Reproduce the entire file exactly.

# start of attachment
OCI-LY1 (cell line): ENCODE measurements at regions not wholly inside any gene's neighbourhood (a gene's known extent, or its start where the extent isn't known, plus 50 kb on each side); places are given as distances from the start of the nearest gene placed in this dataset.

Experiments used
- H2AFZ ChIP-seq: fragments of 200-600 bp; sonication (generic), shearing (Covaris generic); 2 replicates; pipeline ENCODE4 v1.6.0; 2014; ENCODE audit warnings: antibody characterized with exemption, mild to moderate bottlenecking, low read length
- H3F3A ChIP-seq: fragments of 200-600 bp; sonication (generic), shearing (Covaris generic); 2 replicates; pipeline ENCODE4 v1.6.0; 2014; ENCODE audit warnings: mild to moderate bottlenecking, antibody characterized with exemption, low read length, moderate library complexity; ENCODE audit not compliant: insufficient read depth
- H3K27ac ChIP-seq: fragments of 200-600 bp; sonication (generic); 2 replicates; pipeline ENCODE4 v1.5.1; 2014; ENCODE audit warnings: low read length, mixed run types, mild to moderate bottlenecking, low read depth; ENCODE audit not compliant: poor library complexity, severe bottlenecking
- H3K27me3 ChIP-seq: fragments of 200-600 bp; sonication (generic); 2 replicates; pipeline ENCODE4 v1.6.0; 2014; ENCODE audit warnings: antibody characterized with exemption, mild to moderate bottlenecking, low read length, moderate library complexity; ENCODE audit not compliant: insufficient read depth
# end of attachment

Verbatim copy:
OCI-LY1 (cell line): ENCODE measurements at regions not wholly inside any gene's neighbourhood (a gene's known extent, or its start where the extent isn't known, plus 50 kb on each side); places are given as distances from the start of the nearest gene placed in this dataset.

Experiments used
- H2AFZ ChIP-seq: fragments of 200-600 bp; sonication (generic), shearing (Covaris generic); 2 replicates; pipeline ENCODE4 v1.6.0; 2014; ENCODE audit warnings: antibody characterized with exemption, mild to moderate bottlenecking, low read length
- H3F3A ChIP-seq: fragments of 200-600 bp; sonication (generic), shearing (Covaris generic); 2 replicates; pipeline ENCODE4 v1.6.0; 2014; ENCODE audit warnings: mild to moderate bottlenecking, antibody characterized with exemption, low read length, moderate library complexity; ENCODE audit not compliant: insufficient read depth
- H3K27ac ChIP-seq: fragments of 200-600 bp; sonication (generic); 2 replicates; pipeline ENCODE4 v1.5.1; 2014; ENCODE audit warnings: low read length, mixed run types, mild to moderate bottlenecking, low read depth; ENCODE audit not compliant: poor library complexity, severe bottlenecking
- H3K27me3 ChIP-seq: fragments of 200-600 bp; sonication (generic); 2 replicates; pipeline ENCODE4 v1.6.0; 2014; ENCODE audit warnings: antibody characterized with exemption, mild to moderate bottlenecking, low read length, moderate library complexity; ENCODE audit not compliant: insufficient read depth